Canuck Pale Ale FAQ’s


Published January 12, 2021



Canuck Pale Ale.

It’s the beer that runs through the bloodstream of many a Great Lakes Brewery (GLB) staff. A beer that is available in LCBOs and grocery stores across Ontario – our flagship brand. It’s a beer that Ontario drinkers appreciate for its drinkability, its affordability and its consistency.

Gordie Levesque, the Canadian Lumberjack that graces the can, has become a familiar face in the homes of Ontario residents and because of this, we get more correspondence for Canuck Pale Ale than any other of our beers. And we love it.

So, in true GLB fashion, we interviewed ourselves (we are professionals after all). Wearing our best suspenders and armed with an old-fashioned recorder, we took some of the most frequently asked questions to Mike Lackey, Brewing Operations Manager, and creator of the Canuck recipe. Here are his answers.


GLB – Is Canuck hazier now than it ever has been before? If so, why?

LACKEY – Yes. A lot of people have asked us if we’ve ever changed the recipe to make it hazier to keep up with trends, but that isn’t the case. Rather, in past (say the first 6 or 7 years of Canuck’s existence) we would go to great lengths to filter the beer to achieve the level of clarity that the market demanded. But the fact was, we always preferred our Canuck before filtration – and not surprisingly – hazier. So, when pale ales trended towards ‘hazier’ as the new normal, the decision was easy for us – skip an unnecessary step and make our beloved Canuck even better. Or, the way we enjoyed it in the brewery.



GLB – So speaking about recipe, how has it changed, or evolved, over the years?

LACKEY – The base recipe hasn’t changed too much over the years. It’s a pretty simple malt bill and we’ve always used California Ale yeast. We’ve always aimed to emulate the great, classic American Pale Ales so we think staying true to the malt and the yeast is important.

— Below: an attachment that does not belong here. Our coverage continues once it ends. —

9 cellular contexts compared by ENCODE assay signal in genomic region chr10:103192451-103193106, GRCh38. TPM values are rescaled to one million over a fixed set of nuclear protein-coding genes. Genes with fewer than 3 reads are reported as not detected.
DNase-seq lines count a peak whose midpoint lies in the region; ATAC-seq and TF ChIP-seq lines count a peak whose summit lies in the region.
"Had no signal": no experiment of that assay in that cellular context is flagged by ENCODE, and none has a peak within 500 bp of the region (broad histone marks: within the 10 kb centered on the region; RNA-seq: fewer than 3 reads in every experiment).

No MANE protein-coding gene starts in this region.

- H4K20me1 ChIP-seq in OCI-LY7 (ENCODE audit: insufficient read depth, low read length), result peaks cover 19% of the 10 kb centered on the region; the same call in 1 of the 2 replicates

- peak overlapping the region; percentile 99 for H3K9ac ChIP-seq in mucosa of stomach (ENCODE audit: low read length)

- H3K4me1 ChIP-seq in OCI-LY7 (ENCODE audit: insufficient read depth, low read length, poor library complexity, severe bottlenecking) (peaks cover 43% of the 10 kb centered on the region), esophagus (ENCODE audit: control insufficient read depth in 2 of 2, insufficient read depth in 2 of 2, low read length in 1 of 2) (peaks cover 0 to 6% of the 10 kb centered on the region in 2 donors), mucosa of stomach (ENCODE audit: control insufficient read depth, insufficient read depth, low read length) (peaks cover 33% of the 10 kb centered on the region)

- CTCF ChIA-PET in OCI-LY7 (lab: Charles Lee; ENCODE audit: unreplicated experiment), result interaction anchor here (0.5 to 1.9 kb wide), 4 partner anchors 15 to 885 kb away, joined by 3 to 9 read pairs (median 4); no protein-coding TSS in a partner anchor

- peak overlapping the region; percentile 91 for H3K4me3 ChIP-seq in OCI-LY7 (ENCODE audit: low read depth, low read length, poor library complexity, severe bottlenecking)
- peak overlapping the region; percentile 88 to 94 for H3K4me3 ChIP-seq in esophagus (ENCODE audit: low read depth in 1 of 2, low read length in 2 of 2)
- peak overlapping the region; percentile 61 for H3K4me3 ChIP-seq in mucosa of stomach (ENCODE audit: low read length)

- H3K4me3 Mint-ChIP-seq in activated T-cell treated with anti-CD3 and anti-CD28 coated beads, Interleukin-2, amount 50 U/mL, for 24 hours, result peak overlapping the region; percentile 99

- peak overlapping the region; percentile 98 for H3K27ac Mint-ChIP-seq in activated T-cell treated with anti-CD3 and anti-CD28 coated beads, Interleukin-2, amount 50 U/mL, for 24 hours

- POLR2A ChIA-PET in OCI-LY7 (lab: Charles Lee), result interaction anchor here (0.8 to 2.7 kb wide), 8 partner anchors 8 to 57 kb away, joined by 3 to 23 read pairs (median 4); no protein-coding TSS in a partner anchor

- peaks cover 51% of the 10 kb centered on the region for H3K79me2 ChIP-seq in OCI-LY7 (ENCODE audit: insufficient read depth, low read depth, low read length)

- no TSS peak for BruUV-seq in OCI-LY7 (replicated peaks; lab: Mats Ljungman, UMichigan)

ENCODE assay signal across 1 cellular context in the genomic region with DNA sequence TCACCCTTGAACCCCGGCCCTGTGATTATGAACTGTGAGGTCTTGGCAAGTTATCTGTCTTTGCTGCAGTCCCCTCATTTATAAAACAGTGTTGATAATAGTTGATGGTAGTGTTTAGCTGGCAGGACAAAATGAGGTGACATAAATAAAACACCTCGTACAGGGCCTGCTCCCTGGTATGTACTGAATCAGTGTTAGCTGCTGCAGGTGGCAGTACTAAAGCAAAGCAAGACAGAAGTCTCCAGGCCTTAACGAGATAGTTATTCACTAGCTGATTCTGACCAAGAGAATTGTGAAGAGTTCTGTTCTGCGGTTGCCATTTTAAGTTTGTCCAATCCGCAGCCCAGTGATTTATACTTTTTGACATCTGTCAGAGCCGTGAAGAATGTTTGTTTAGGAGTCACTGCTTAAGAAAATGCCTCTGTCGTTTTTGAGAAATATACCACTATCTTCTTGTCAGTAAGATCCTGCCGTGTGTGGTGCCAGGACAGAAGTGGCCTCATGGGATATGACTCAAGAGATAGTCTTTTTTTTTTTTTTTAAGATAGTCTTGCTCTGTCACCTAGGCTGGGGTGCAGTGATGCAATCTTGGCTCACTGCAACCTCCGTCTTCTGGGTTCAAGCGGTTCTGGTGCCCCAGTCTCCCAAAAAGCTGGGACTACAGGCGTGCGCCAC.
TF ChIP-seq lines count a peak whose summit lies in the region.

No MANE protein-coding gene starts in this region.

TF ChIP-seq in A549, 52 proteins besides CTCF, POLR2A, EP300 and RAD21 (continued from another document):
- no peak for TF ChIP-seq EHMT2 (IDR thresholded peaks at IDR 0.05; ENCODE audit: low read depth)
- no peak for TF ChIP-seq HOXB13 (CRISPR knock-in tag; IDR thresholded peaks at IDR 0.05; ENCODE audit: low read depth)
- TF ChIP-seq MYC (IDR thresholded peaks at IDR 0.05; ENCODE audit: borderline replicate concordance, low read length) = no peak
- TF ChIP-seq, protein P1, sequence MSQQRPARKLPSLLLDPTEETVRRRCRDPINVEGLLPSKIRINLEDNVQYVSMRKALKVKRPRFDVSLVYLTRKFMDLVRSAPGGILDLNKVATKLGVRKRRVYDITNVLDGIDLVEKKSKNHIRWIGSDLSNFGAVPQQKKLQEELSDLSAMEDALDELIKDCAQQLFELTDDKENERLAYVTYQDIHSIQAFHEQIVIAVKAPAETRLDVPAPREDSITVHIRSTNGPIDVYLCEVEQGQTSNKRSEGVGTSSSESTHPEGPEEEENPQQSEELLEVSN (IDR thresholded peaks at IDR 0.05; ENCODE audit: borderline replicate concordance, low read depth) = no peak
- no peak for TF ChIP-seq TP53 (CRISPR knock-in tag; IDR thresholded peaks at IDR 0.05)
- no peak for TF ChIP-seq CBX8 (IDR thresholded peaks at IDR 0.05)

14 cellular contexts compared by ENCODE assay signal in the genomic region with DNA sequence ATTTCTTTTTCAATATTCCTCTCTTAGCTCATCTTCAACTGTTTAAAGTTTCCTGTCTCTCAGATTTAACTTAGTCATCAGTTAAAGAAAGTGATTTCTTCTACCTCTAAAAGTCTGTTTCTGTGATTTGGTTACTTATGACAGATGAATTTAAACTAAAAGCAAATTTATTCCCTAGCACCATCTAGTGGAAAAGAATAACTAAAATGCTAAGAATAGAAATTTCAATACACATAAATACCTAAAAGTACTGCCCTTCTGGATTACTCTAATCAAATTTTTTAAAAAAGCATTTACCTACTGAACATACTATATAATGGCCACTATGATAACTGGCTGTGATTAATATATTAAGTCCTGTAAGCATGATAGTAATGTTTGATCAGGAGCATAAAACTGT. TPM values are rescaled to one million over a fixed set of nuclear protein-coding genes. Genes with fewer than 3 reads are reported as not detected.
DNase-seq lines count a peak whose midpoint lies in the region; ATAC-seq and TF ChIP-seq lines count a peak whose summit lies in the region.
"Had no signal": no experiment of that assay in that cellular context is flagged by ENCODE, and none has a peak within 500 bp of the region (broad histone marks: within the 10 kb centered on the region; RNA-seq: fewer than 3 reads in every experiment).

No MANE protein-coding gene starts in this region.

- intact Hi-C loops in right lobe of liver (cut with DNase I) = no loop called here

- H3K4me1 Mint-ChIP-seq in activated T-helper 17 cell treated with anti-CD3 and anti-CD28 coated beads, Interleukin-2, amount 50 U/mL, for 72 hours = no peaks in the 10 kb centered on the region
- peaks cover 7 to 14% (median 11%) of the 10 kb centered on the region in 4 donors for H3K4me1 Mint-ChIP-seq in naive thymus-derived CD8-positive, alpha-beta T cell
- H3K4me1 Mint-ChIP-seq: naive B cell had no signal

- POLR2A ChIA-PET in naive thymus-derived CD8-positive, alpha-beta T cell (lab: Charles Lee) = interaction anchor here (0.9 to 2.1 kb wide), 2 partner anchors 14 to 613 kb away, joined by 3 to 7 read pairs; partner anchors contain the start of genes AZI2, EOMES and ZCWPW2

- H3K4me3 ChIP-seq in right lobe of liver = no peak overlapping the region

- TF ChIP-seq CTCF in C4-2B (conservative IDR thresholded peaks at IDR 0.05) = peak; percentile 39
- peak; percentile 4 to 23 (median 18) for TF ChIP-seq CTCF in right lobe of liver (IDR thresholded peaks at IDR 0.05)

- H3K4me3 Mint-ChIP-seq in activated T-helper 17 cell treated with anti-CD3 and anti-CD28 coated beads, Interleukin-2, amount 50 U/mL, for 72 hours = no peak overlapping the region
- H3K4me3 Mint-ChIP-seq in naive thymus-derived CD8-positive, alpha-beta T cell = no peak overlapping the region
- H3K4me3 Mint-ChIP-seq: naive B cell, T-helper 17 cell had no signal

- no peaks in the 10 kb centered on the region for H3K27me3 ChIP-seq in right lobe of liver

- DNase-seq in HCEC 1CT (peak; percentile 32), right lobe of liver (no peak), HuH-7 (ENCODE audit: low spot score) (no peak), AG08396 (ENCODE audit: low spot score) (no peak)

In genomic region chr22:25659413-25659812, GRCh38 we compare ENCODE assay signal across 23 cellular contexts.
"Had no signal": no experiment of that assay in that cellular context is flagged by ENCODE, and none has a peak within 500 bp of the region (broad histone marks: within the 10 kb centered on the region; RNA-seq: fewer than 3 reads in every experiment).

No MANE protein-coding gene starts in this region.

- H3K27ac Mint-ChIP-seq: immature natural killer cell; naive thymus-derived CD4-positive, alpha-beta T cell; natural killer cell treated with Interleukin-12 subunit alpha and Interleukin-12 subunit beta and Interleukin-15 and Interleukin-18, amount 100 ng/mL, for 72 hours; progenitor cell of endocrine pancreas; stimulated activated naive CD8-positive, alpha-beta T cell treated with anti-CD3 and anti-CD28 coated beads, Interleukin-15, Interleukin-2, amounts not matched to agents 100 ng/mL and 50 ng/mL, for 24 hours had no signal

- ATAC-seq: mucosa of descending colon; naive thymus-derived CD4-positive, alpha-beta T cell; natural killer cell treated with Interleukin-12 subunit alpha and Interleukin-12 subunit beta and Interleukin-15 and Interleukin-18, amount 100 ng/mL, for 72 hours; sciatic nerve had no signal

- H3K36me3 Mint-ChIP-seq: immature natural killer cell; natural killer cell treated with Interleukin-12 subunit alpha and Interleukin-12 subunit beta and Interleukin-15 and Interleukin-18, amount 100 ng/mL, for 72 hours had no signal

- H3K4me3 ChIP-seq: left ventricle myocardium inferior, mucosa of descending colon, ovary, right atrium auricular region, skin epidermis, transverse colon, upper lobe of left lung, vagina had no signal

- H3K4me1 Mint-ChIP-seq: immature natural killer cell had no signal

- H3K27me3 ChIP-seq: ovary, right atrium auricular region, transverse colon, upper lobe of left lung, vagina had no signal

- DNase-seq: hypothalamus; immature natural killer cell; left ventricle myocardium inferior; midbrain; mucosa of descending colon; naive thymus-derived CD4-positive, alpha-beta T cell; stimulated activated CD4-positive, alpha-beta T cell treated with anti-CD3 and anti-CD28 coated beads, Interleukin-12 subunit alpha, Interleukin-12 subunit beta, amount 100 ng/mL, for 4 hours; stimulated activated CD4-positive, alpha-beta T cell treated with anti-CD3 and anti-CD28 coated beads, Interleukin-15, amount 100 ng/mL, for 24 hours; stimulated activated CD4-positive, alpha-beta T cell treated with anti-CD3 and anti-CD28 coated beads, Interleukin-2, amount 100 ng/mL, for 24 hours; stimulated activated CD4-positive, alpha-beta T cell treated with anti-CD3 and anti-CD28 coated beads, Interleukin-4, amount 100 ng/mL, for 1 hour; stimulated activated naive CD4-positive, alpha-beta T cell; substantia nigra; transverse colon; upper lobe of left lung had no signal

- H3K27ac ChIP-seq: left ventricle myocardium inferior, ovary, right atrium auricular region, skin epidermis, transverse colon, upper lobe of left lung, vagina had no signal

GLB – You didn’t mention hops. Have the hops changed that dramatically since first created 10 years ago in 2010?

LACKEY – This is one thing we have tinkered with actually. The original 50-litre pilot system brew, way back in 2009 (cleverly called “My Parents Went to the West Coast and All They Brought Me Back Was This Lousy Pale Ale”), featured a lot of Cascade. However, by 2010, new hops were coming through the brewery all the time and we were eager to add Simcoe to the recipe. When we dropped “Crazy” from the name we thought it a good time to tweak the hop bill further and we added some Citra. Since then, the recipe had remained unchanged.



See history of Canuck Pale Ale



GLB – Consumer palates have changed/altered throughout the years as more and more breweries produce a wide array of beer styles. As a brewer, why do you think Canuck remains our number one selling brand (throughout all channels)?

LACKEY – Well, I’d like to think that has to do with the original concept of the recipe. Canuck is designed to be simple yet flavourful. Approachable yet interesting. And above all else, as an everyday drinker, it makes your decision easy when determining which beer to drink – “I’ll have a Canuck” – the brewers do it all the time.



GLB – Yeah, it’s in the bloodstream. Take a trip back in time – tell us how the staff here at the brewery came up with the name. 

LACKEY – After it was determined that “My Parents Went to the West Coast and All They Brought Me Back Was This Lousy Pale Ale” may be too much of a mouthful, our crack marketing team hunkered down to come up with something better. We felt like the beer was on the cutting edge for the style in Ontario back in 2009/2010 and we wanted to come up with a name that reflected that it was an American style but uniquely Canadian. A bunch of ideas were tossed around and then David Bieman mentioned the Crazy Canucks from alpine skiing fame. Funnily enough, he immediately backtracked and thought the name was too obvious, but the name stuck.



GLB – What is your #GordieMoment?

LACKEY – Years ago, myself and a bunch of GLB staff headed to Vermont for a beer trip. One day we hiked the to the iconic Stowe Pinnacle (which, I promise, is made more difficult after a night of drinking cans of Heady Topper), where we enjoyed a great view of the state of Vermont and beyond. Our team smartly brought some fresh cans of Canuck for the trip and we cracked a bunch on the top of the mountain. That’s my #gordiemoment


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